Little Farm Town…Lots of History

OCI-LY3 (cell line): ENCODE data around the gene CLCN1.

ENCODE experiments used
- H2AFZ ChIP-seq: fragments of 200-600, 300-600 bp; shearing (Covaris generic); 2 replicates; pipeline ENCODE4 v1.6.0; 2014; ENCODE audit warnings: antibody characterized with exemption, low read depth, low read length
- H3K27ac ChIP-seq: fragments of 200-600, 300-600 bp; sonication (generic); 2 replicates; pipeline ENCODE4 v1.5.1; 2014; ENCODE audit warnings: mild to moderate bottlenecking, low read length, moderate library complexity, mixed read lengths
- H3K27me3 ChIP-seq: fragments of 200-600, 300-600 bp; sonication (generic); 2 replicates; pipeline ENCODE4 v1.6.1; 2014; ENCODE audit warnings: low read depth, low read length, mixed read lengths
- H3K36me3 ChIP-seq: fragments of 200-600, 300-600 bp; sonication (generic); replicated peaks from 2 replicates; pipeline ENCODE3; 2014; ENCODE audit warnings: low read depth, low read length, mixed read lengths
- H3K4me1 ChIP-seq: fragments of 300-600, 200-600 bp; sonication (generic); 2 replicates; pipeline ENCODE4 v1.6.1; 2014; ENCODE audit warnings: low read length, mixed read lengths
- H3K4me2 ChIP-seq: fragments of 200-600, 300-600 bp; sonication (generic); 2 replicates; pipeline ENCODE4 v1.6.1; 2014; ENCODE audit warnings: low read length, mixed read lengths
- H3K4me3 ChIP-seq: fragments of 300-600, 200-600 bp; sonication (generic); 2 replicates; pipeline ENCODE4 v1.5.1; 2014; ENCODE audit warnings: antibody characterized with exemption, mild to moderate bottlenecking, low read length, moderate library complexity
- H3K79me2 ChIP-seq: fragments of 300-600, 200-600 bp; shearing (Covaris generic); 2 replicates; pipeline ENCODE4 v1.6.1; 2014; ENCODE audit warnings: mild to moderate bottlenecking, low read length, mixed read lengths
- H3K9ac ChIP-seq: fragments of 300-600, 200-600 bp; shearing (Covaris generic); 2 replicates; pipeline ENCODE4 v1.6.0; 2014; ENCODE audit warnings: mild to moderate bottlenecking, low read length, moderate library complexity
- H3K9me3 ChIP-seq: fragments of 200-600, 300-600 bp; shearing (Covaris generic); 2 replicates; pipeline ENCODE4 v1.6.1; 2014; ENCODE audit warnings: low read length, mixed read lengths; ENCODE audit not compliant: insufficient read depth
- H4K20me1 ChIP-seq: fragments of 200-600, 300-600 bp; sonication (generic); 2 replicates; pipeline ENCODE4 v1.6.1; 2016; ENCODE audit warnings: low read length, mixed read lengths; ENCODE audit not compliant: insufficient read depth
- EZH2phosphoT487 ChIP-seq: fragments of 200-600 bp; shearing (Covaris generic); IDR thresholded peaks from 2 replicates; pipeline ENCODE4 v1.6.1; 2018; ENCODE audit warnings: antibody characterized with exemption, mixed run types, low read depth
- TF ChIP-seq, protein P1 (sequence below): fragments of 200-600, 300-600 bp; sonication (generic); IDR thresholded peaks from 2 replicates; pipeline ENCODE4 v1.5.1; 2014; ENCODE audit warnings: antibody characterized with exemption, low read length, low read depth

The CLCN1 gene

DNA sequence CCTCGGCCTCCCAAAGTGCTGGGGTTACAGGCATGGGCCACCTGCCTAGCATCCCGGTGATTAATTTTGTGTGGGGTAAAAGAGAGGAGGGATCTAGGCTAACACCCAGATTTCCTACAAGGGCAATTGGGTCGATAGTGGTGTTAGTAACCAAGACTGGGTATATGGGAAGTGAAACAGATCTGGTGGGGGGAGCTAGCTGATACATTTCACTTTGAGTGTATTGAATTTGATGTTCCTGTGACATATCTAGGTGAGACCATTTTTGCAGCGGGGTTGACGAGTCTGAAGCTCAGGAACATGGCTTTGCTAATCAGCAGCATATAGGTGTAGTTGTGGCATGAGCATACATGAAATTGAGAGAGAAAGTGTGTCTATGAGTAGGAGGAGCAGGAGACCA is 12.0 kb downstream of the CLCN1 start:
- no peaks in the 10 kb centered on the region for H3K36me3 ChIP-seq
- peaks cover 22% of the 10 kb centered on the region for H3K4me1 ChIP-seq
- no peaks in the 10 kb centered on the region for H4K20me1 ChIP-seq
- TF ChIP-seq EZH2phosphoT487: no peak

Saturday morning me and my family head off to the little town of Roseland, for my great aunt’s funeral. It’s too bad that I had to experience the quaint town under these unfortunate circumstances but none-the-less it was an eye opening experience. Here’s why. As you turned down the main country road that leads to Roseland you can almost smell the air change, it was crisper, more fresh. The roads were swamped with flocks of black birds (more than I had EVER seen in my entire life) as if they had been there all morning and we were the first ones to disturb them from their wake. Their wings barely lifting them into the sky before we zoom past them. To no surprise, the scenery looks the same as any Nebraska town though, green and gold pastures of corn and the smell of cattle mixed with fresh air. We turned right on a little street, that I quickly realized, was pretty much the main street of the town. It would probably be a 45-second drive and your on to the next town. My great aunt’s house was across the street from the Sacred Heart Catholic Church where her service was being held. The church had big vaulted ceilings, stained glass windows and the priest who taught my freshman year theology class odd enough. Half of Roseland was at the funeral and the church wasn’t even completely full, granted it is only a town of 248. I had such a strong feeling of connection to the town, like it had so much meaning and history to my family. My Grandma then showed me the stained glass window the was dedicated to my grandpa’s grandparent’s, until then I totally forgot that this was the hometown of my grandpa. The town that shaped him into the strong willed man he was, the town that I am now experiencing in a way that is probably VERY different than how he did. The cemetery was the craziest thing to me. graveyards have always gave me the creeps, but this was intriguing to me. But not in a horror creepy way but in a way that truly opened my eyes to the history of my family. As my eyes skim the gravestones in the distance it was almost like tunnel vision and my eyes locked on a gravestone with “Hoffman” my grandpa’s last name. We quickly learned the backstory from my grandma and saw 7 other stones all related to my grandpa. What touched me the most was seeing the stones of my grandma’s sisters: the twins who died after birth, the 2-year old who drowned in the river and many other relatives. She would have had 12 siblings of they would have all lived and she is one of 2 left today. I guess overall I have gained much more respect and sympathy towards my family knowing the hardships that everyone had to experience, I saw pain and happiness, tears of joy and sadness from my grandma and it taught me to live each day with no regrets and to love unconditionally.


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